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Mechanistic Insights into Selective Oxidation of Light Alkanes by Transition Metal Compounds/Complexes

  • Gang Fu
  • Xin Xu
Chapter

Abstract

Selective oxidation or oxidative functionalization of light alkanes by using transition metal compounds/complexes is an area of active research, whose progress is of great importance for both academic researches and industrial applications. In this work, we have reviewed some of our recent theoretical advances on selective oxidation of alkanes upon metal-oxo species as well as Pt(II) complexes. Attention has been paid to two key topics: (1) the mechanisms of the selective oxidation of methane and propane, and (2) the structure, stability, and reaction mechanisms of the Catalytica PtCl2(bpym) catalyst. Compared to the related experimental results, rich mechanistic information has been obtained. These findings would be of help to the rational design of more efficient heterogeneous and homogeneous catalysts for utilization of light alkanes.

Keywords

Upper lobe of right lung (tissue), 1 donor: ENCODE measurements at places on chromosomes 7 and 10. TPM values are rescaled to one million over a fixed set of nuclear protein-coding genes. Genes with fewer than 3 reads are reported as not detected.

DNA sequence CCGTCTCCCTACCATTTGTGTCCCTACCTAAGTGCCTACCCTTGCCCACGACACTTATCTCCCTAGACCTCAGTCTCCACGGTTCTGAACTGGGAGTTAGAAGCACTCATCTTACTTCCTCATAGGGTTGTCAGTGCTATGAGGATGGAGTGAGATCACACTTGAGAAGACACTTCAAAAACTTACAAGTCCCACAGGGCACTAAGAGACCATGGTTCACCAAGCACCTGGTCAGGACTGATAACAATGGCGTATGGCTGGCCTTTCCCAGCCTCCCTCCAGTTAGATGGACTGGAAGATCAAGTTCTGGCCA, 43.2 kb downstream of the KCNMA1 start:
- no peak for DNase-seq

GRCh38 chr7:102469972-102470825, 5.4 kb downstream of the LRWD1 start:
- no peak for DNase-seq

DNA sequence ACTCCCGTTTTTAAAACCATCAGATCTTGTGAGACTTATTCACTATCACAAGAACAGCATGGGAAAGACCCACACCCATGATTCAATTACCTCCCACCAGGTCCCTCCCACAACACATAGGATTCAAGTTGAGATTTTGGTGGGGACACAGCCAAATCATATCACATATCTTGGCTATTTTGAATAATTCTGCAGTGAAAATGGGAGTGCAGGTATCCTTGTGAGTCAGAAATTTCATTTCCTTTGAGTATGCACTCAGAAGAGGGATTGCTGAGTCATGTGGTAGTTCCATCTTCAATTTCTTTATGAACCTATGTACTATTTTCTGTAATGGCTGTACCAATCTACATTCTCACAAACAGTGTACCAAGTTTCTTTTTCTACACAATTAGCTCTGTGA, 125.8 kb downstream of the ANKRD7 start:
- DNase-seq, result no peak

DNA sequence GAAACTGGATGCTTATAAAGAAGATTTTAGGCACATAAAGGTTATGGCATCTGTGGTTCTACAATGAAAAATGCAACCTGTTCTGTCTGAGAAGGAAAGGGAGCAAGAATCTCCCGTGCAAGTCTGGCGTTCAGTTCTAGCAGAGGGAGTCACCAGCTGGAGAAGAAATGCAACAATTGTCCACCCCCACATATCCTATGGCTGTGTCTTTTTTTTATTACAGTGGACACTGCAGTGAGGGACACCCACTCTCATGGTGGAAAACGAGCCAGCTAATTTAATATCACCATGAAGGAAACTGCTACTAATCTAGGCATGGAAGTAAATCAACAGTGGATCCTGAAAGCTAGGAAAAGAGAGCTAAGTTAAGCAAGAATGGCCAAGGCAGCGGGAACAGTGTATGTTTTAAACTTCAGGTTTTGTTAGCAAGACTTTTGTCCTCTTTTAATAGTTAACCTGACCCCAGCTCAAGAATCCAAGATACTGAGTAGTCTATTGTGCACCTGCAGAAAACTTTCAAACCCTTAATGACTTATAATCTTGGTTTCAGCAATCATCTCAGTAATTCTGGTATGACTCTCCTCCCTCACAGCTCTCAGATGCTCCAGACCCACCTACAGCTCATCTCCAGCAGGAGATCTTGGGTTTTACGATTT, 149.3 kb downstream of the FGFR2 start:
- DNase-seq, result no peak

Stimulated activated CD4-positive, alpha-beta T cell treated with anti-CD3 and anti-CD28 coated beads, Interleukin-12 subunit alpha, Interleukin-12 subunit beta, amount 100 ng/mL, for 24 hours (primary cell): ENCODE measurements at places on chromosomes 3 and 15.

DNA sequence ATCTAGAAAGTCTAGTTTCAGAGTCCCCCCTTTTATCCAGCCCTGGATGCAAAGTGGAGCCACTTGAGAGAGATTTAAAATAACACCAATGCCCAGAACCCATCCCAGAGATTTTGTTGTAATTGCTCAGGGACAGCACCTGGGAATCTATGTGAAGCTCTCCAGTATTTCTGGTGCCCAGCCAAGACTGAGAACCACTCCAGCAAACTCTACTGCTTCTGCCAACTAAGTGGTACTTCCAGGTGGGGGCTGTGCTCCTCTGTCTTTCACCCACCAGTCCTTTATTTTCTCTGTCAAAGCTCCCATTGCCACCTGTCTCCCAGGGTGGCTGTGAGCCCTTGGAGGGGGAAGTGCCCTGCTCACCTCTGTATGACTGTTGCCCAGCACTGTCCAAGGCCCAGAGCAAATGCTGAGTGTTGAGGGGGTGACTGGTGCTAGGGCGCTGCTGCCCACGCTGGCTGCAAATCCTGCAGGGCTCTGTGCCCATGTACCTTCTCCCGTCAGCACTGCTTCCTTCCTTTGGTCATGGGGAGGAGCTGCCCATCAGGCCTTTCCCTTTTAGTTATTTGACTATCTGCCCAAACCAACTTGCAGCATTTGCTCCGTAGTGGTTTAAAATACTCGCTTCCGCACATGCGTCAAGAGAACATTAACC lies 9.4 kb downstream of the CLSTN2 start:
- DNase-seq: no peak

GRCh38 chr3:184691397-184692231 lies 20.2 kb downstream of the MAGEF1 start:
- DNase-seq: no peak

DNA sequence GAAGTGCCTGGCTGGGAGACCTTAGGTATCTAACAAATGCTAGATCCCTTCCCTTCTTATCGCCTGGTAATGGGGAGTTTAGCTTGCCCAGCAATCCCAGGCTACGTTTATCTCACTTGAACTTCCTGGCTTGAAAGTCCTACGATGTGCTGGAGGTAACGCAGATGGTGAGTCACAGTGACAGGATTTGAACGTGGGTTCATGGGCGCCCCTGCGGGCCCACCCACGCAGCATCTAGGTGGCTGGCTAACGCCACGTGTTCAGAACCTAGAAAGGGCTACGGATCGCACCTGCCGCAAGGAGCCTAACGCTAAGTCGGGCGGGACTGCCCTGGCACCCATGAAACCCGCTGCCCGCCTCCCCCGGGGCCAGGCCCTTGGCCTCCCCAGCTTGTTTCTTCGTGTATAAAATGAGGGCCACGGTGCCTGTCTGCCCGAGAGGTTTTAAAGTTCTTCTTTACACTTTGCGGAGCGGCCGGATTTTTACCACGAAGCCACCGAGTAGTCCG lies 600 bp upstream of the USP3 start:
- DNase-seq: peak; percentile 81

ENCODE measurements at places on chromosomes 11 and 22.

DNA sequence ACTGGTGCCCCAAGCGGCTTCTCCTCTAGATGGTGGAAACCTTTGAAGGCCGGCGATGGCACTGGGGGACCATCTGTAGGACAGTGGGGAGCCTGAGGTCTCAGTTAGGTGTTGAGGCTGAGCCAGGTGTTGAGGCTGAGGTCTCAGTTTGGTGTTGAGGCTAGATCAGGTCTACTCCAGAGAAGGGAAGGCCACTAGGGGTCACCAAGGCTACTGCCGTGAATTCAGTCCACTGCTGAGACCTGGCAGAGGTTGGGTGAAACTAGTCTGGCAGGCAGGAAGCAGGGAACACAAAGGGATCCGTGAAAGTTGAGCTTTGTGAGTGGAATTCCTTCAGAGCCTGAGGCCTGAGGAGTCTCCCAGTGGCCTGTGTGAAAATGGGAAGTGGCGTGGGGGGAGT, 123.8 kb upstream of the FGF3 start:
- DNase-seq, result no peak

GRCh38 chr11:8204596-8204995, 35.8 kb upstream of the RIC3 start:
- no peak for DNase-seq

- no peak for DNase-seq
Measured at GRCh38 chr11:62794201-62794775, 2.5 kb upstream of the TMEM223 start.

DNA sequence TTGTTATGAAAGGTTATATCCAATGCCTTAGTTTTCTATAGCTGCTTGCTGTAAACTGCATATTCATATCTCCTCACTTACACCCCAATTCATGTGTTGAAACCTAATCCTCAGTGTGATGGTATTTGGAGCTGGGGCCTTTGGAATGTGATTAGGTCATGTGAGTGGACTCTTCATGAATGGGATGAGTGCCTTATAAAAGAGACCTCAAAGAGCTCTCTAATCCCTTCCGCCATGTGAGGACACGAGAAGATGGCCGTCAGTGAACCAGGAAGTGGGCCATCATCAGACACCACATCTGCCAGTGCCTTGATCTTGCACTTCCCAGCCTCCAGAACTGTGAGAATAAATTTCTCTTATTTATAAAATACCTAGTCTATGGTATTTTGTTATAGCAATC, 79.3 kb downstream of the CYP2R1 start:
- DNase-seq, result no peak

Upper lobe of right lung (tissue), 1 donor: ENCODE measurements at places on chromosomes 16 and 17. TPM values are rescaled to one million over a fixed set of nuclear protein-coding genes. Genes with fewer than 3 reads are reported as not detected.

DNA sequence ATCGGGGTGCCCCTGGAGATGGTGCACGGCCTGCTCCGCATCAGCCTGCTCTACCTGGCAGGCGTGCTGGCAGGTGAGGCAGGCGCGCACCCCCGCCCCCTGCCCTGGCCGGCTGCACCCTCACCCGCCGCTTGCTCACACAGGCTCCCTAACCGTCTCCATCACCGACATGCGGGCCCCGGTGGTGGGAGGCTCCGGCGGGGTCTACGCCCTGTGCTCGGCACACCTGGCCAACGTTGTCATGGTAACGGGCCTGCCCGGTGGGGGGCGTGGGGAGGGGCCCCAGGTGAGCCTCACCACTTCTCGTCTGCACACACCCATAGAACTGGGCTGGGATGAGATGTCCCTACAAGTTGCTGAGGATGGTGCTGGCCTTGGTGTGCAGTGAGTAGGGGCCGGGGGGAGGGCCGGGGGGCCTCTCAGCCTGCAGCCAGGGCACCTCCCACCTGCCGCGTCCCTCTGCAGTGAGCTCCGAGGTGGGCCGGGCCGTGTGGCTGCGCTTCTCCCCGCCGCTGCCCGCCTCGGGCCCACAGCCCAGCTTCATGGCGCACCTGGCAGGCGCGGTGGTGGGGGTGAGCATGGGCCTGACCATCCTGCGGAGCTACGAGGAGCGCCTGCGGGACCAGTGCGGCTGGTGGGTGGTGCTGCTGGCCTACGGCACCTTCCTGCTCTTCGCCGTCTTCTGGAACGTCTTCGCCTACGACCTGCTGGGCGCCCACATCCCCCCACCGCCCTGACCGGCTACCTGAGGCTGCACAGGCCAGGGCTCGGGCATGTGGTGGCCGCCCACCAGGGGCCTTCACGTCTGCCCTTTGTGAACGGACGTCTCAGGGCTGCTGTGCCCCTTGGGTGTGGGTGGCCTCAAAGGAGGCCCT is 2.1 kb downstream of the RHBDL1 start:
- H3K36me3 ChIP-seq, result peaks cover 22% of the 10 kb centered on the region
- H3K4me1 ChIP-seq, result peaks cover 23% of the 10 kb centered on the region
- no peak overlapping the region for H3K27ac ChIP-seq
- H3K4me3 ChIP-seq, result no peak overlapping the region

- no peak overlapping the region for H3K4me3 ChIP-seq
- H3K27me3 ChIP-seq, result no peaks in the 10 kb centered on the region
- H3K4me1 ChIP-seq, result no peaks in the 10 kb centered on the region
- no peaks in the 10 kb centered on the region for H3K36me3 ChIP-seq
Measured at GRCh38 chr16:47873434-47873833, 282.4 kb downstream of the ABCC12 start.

Selective Oxidation Oxidative Dehydrogenation Light Alkane Bond Activation Dissociative Pathway 
These keywords were added by machine and not by the authors. This process is experimental and the keywords may be updated as the learning algorithm improves.

Abbreviations

BE

Bond energy

bpym

η2-2,2′-bipyrimidyl

DFT

Density functional theory

DHAM

Dehydrogenation–aromatization of methane

EA

Electron affinity

EPR

Electron paramagnetic resonance

GTL

Gas-to-liquid process

HOMO

Highest occupied molecular orbital

KIE

Kinetic isotopic effect

LUMO

Lowest unoccupied molecular orbital

MPO

Methane partial oxidation to oxygenate

NNC

η3-6-phenyl-2,2′-bipyridine

ODHP

Oxidative dehydrogenation of propane

PA

Proton affinity

PES

Potential energy surface

Pic

η2-N,O-picolinate

QM/MM

Quantum mechanics/molecular mechanics

QM-RP

Quantum mechanical rapid prototyping

SS-VAFR

Single-site vanadyl activation, functionalization, and reoxidation

TFA

Trifluoroacetic acid

TOF

Turnover frequency

UV–Vis

Ultraviolet visible

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Copyright information

© Springer-Verlag Berlin Heidelberg 2012

Authors and Affiliations

  1. 1.Department of Chemistry, State Key Laboratory for Physical Chemistry of Solid Surfaces, College of Chemistry & Chemical EngineeringXiamen UniversityXiamenChina
  2. 2.MOE laboratory for Computational Physical Science, Department of ChemistryFudan UniversityShanghaiChina

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